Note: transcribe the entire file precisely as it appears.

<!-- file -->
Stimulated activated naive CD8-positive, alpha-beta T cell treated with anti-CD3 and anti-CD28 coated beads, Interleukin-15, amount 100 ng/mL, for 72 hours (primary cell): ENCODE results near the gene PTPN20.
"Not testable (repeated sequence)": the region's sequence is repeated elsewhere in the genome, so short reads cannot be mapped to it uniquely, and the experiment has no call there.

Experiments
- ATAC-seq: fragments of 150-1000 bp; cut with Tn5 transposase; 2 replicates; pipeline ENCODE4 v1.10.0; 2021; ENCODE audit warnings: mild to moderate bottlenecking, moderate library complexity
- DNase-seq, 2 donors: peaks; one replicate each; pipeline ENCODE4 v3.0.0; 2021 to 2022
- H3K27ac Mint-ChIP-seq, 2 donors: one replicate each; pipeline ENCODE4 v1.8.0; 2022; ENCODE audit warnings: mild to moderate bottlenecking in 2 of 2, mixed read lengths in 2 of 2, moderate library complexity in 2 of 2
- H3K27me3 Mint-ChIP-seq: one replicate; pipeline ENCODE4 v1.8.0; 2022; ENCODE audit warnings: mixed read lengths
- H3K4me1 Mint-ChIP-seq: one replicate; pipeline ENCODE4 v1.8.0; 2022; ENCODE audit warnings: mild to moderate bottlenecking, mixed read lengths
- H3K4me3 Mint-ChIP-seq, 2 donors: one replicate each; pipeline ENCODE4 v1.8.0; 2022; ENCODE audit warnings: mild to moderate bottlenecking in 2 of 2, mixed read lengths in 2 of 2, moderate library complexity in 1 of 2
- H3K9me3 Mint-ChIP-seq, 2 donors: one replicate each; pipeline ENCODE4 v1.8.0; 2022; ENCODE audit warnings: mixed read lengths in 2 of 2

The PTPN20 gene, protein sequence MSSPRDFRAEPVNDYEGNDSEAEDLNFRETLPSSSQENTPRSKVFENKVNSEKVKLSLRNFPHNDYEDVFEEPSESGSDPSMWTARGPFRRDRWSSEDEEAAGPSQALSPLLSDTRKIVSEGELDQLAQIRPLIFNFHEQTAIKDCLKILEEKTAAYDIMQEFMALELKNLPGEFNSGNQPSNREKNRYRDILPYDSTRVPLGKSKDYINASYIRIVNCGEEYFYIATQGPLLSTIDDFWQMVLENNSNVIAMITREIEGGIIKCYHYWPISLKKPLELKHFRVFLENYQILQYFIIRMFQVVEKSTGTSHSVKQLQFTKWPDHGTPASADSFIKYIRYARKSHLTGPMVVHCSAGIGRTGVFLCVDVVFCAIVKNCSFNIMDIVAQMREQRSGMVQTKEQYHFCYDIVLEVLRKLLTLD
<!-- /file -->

Stimulated activated naive CD8-positive, alpha-beta T cell treated with anti-CD3 and anti-CD28 coated beads, Interleukin-15, amount 100 ng/mL, for 72 hours (primary cell): ENCODE results near the gene PTPN20.
"Not testable (repeated sequence)": the region's sequence is repeated elsewhere in the genome, so short reads cannot be mapped to it uniquely, and the experiment has no call there.

Experiments
- ATAC-seq: fragments of 150-1000 bp; cut with Tn5 transposase; 2 replicates; pipeline ENCODE4 v1.10.0; 2021; ENCODE audit warnings: mild to moderate bottlenecking, moderate library complexity
- DNase-seq, 2 donors: peaks; one replicate each; pipeline ENCODE4 v3.0.0; 2021 to 2022
- H3K27ac Mint-ChIP-seq, 2 donors: one replicate each; pipeline ENCODE4 v1.8.0; 2022; ENCODE audit warnings: mild to moderate bottlenecking in 2 of 2, mixed read lengths in 2 of 2, moderate library complexity in 2 of 2
- H3K27me3 Mint-ChIP-seq: one replicate; pipeline ENCODE4 v1.8.0; 2022; ENCODE audit warnings: mixed read lengths
- H3K4me1 Mint-ChIP-seq: one replicate; pipeline ENCODE4 v1.8.0; 2022; ENCODE audit warnings: mild to moderate bottlenecking, mixed read lengths
- H3K4me3 Mint-ChIP-seq, 2 donors: one replicate each; pipeline ENCODE4 v1.8.0; 2022; ENCODE audit warnings: mild to moderate bottlenecking in 2 of 2, mixed read lengths in 2 of 2, moderate library complexity in 1 of 2
- H3K9me3 Mint-ChIP-seq, 2 donors: one replicate each; pipeline ENCODE4 v1.8.0; 2022; ENCODE audit warnings: mixed read lengths in 2 of 2

The PTPN20 gene, protein sequence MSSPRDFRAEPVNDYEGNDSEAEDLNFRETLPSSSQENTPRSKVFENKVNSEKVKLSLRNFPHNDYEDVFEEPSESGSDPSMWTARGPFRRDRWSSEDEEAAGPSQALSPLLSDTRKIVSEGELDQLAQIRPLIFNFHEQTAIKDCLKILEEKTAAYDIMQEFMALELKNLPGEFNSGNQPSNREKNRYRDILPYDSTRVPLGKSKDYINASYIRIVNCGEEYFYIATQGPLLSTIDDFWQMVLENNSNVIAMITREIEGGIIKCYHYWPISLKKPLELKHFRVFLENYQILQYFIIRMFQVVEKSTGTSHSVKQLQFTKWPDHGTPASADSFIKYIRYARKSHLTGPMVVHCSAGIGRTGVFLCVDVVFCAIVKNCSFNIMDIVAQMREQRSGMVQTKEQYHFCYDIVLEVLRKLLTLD